I have been thinking a lot about 'Media 2.0' lately. So I quickly wrote up a roadmap from the distant past media landscape to our near future opportunities. I'd love to hear your thoughts.
Distant Past (Local Radio Stations)
- Distribution: Costly, via radio towers and dedicated ‘wireless’ receivers
- Content: Local news and radio plays
- Advertising: Local sponsors
Past (National Radio Networks and TV Networks)
- Distribution: Costly (via radio and TV towers, TVs and Radios)
- Content: National shows targeted at demographic groups
- Production: Costly
- Audience: One way broadcast from the top to the masses
- Content: ‘What’s popular’ (as decided by editors) is on the air – segmented by broad demographics
- Advertising: Local and National sponsors
Recent Past (Internet – Web 1.0)
- Distribution: Cheaper (via modems and PCs – unstructured content in HTML)
- Production: Costly (in terms of time and skills)
- Audience: One way broadcast from the top to the masses – now also on the web
- Content: ‘What’s popular’ (as decided by the editors) is on the air – segmented by more niche demographics
- Interaction: Interest groups and communities trapped in silos
- Advertising: Local and National advertisers splitting revenue across web, tv, radio.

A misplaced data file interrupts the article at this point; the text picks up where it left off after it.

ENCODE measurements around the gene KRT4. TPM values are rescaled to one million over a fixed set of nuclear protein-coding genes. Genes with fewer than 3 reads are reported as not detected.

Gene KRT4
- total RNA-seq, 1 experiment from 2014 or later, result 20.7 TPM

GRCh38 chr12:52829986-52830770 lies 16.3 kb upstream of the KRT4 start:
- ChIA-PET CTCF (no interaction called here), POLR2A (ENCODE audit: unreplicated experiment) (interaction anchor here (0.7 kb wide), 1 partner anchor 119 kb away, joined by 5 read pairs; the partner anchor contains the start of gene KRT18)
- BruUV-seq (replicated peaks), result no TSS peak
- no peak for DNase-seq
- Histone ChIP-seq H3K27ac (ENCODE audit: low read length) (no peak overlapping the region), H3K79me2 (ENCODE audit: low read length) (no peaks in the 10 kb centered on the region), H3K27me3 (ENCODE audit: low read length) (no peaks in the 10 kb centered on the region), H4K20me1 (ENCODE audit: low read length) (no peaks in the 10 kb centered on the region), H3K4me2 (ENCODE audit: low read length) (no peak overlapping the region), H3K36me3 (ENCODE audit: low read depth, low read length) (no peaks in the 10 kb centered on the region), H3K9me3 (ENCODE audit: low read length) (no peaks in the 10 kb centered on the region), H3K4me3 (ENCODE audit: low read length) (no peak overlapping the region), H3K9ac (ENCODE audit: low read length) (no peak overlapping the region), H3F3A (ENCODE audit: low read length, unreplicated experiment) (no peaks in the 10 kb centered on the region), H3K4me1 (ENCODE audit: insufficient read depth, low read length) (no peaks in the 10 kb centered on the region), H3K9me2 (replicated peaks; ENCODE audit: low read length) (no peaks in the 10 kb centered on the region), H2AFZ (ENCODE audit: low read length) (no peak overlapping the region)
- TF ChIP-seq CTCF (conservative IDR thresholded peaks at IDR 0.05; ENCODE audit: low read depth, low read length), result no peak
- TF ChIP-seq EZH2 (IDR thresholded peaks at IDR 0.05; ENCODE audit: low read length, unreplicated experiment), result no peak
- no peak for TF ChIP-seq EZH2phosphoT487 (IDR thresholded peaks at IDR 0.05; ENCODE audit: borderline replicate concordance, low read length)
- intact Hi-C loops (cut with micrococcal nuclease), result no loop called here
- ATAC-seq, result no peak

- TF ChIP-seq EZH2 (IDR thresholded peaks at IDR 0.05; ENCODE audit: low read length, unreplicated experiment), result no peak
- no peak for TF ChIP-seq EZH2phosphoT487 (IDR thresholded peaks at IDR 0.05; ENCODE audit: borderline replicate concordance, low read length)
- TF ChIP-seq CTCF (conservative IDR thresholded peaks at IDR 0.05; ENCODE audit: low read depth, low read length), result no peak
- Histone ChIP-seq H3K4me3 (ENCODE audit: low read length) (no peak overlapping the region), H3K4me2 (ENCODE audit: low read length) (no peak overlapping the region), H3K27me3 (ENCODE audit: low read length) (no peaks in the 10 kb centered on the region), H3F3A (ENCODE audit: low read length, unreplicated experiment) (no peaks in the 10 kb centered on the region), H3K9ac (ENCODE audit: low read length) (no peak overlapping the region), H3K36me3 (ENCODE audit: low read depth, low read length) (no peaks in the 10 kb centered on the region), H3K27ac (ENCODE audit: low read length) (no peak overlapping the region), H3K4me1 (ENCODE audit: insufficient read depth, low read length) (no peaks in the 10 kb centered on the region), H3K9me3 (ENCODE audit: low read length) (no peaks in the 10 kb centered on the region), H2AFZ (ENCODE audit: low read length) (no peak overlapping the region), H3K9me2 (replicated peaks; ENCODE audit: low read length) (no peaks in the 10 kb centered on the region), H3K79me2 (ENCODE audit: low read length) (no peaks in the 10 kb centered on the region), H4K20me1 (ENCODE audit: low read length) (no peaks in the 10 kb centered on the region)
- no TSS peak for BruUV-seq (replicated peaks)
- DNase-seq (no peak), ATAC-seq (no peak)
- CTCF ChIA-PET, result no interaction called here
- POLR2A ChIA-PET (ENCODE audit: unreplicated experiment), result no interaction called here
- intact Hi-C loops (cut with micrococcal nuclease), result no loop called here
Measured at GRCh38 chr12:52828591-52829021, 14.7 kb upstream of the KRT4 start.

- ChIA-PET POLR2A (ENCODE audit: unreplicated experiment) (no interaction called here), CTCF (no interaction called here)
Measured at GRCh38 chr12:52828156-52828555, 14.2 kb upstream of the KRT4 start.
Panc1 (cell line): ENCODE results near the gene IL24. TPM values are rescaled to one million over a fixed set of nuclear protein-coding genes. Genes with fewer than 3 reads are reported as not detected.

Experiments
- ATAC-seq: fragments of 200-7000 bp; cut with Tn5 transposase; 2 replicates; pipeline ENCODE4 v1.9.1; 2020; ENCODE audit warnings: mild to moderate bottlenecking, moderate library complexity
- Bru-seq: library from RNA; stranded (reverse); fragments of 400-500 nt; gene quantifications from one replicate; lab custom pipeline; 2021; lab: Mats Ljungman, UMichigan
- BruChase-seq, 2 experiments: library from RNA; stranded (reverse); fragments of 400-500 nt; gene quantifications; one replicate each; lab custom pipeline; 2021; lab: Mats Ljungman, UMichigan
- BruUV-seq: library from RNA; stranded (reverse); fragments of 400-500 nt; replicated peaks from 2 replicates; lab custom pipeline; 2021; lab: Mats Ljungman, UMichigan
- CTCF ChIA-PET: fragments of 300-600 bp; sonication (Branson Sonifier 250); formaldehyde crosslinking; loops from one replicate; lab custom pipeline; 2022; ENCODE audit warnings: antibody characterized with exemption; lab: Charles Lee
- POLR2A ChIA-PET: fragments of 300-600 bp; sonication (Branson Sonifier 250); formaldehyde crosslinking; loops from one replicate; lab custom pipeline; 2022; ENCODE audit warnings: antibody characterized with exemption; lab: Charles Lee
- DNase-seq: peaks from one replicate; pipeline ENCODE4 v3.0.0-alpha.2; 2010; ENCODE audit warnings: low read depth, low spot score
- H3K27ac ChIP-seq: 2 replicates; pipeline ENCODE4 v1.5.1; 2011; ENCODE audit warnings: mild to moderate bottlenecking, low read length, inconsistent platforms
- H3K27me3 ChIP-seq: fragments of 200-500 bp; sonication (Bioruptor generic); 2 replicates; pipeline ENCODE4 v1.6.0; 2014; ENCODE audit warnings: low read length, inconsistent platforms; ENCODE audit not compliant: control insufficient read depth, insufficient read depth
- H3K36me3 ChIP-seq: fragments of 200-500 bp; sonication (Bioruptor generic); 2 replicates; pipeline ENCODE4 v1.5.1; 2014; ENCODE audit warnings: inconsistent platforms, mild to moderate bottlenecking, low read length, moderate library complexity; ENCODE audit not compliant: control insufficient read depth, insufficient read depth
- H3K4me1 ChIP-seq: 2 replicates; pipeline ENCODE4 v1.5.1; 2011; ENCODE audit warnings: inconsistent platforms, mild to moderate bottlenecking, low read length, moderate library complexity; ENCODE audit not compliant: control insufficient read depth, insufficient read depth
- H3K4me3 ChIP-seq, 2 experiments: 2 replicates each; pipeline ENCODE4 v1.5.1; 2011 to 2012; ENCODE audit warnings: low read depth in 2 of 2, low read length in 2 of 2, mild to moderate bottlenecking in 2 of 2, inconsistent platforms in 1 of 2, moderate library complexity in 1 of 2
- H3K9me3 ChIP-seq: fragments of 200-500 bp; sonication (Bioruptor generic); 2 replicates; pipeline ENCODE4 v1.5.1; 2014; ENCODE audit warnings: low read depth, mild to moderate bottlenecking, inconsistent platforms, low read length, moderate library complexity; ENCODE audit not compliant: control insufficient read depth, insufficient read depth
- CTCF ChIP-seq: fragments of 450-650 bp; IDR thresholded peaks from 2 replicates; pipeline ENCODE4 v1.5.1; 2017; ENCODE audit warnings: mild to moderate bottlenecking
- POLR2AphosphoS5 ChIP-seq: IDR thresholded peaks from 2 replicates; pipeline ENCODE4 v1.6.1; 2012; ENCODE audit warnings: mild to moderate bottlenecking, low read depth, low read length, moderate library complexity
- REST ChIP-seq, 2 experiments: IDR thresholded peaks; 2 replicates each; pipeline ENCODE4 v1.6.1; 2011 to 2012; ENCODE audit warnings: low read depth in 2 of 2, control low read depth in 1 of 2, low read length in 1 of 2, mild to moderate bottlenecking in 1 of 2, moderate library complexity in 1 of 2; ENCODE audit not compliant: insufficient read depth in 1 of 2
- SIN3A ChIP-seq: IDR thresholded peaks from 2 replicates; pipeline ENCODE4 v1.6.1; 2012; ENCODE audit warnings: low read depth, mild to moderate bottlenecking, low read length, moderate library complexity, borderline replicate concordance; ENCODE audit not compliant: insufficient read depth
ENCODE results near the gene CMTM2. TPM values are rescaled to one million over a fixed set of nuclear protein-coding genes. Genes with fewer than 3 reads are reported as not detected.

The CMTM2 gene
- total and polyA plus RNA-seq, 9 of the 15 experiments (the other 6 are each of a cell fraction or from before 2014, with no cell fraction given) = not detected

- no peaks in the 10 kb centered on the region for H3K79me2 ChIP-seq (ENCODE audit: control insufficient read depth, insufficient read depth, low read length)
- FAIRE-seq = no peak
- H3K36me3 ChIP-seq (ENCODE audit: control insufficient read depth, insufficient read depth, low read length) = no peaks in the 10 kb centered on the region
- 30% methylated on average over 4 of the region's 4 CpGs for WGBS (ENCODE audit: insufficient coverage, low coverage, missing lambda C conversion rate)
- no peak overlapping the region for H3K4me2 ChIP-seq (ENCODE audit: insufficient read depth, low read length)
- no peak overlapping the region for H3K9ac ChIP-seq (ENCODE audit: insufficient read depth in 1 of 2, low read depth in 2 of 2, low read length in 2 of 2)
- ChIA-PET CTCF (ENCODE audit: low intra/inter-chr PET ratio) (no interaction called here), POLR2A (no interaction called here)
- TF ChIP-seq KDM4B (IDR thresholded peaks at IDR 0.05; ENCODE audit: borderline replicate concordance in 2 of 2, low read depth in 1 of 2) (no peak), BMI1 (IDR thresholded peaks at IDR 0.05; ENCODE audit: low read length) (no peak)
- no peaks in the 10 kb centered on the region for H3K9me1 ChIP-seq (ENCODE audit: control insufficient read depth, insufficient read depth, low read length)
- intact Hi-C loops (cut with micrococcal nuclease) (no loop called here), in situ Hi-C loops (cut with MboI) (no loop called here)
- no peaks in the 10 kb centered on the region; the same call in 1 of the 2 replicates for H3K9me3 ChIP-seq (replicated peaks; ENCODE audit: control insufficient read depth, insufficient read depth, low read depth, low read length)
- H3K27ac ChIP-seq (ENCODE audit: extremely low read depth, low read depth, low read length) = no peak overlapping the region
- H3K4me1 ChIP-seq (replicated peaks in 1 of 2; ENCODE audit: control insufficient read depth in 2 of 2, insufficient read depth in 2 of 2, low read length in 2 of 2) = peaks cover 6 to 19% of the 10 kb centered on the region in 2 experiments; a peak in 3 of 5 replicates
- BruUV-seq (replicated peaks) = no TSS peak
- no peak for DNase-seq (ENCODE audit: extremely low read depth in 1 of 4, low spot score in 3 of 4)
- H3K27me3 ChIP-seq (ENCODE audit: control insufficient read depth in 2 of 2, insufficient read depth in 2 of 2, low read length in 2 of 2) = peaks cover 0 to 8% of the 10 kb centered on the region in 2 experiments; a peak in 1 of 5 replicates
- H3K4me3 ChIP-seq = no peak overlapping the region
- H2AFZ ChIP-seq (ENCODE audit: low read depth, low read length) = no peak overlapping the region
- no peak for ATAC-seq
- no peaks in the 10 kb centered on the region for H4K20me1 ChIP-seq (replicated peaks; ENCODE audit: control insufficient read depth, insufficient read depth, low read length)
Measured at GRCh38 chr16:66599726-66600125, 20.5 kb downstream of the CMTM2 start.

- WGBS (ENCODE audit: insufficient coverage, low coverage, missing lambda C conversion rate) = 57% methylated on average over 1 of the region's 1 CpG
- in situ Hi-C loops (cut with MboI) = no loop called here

Now (Internet – Web 2.0)
- Distribution: Mostly Cheap (existing TV, Radio towers and across multiple devices using the Internet – structured content via RSS)
- Production: Cheap (just click publish on your blog)
- Audience: Two way participation within the audience (‘the bottom’) with democratic editorial control in the grassroots
- Content: ‘What’s popular’ (as decided by the audience) as measured using services like Technorati, TechMeme and Digg etc. Segmentation in the mainstream continues by more thinly sliced Demographics)
- Interaction: Interest groups unbound by silos (due to RSS)
- Advertising: Context sensitive Ads targeted at the page – served by Google, Yahoo and Microsoft
Coming (Media 2.0)
- Distribution: Cheap (across multiple devices using the internet as the ‘universal pipe’ – structured content via RSS). Aggregation is the main user interface.
- Production: Cheap (just click publish on your camcorder and mobile phone)
- Audience: The audience is gone, only participants are left: Two way participation with all stakeholders and democratic editorial control of what’s on the web and what’s on the air
- Content: ‘What’s popular’ (as decided by the participants and measured by services like Technorati, TechMeme and Digg) is played on air. Segmentation by niche interest groups.
- Relevancy: With hyperchoice, ‘What’s personally relevant’ becomes far more interesting that 'What's popular' – Audiences of one.
- Advertising: Ads targeted at the individual – served by aggregators